Much of your work is nature oriented. Has this always been the case for you? Why - what draws you to your subjects?

I think of my work as originally travel oriented, but I guess my travel choices are often nature oriented. I wanted to go to Africa ever since seeing the movie “Born Free” as a child. Once I visited Kenya and Tanzania in 1995, everything connected. What I love about shooting nature and wildlife is the peace of being in a beautiful setting, far away from everyday life. I love the quiet. I could sit watching a sunset or waiting for the perfect pose of a lion, bird or even butterfly for as long as the opportunity presents itself. It’s a meditation.
 
Do watch for Sublime Planet on Earth Day. Consider giving a surprise gift to the one person who most exemplifies someone who loves the earth. An award of sorts. You'll find it on Amazon and other online bookstores as either a paperback or an e-book.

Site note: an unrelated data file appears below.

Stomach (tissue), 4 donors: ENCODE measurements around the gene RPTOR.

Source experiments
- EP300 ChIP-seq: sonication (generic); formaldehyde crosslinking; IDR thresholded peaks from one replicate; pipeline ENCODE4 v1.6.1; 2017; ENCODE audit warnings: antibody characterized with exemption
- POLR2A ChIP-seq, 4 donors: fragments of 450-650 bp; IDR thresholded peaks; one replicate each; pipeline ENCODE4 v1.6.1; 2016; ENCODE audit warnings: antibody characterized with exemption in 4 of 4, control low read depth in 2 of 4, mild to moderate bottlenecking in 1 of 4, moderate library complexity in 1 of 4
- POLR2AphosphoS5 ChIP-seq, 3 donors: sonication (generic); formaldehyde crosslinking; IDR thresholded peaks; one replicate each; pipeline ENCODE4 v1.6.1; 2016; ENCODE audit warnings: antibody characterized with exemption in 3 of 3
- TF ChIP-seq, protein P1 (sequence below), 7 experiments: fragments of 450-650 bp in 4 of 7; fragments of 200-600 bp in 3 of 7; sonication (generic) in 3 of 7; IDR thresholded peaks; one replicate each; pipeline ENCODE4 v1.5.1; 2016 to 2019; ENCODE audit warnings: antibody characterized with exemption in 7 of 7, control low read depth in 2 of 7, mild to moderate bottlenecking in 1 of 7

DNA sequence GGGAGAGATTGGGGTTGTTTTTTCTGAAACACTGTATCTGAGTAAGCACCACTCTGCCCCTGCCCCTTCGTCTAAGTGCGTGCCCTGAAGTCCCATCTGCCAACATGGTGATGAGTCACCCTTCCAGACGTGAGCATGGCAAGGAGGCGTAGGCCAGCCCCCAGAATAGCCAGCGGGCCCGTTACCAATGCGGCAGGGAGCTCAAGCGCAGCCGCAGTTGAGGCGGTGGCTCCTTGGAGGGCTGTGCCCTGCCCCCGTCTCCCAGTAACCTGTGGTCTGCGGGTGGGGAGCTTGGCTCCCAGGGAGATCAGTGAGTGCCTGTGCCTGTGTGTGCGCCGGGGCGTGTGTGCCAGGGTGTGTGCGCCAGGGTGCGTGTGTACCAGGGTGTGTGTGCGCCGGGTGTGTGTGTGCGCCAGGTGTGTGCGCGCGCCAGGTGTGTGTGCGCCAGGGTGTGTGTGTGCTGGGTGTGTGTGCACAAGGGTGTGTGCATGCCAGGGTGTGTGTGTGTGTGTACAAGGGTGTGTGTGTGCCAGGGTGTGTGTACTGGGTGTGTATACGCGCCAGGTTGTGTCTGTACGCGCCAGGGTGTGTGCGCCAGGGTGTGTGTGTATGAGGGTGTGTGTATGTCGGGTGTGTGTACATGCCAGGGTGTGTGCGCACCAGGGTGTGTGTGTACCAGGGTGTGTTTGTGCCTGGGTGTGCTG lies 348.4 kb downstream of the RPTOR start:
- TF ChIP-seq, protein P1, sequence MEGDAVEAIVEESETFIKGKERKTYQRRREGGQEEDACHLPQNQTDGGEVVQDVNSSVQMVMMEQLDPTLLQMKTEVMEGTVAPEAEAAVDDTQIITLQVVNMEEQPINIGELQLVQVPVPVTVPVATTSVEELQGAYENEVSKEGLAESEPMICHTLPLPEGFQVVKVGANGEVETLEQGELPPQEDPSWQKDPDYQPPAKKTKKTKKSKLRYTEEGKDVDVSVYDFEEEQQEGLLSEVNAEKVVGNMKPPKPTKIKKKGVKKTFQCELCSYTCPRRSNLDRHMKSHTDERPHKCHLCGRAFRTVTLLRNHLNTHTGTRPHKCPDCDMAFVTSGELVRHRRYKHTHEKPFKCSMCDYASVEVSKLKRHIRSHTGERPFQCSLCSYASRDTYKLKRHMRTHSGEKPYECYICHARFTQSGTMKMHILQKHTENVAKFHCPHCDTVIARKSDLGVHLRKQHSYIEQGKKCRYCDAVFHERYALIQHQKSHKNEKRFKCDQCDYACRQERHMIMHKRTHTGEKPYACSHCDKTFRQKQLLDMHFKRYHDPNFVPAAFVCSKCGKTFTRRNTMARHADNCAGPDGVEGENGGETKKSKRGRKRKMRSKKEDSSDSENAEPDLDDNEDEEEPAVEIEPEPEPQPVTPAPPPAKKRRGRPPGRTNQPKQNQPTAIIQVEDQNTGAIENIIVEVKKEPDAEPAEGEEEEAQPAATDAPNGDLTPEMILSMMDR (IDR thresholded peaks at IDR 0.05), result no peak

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Carolyn Howard-Johnson, author of This Is the Place; Harkening: A Collection of Stories Remembered; Tracings, a chapbook of poetry; and how to books for writers including the award-winning second edition of, The Frugal Book Promoter: How to get nearly free publicity on your own or by partnering with your publisher; The Frugal Editor: Put Your Best Book Forward to Avoid Humiliation and Ensure Success; and Great Little Last Minute Editing Tips for Writers . The Great First Impression Book Proposal is her newest booklet for writers. She has three FRUGAL books for retailers including A Retailer’s Guide to Frugal In-Store Promotions: How To Increase Profits and Spit in the Eyes of Economic Downturns with Thrifty Events and Sales Techniques. Some of her other blogs are TheNewBookReview.blogspot.com, a blog where authors can recycle their favorite reviews. She also blogs at all things editing, grammar, formatting and more at The Frugal, Smart and Tuned-In Editor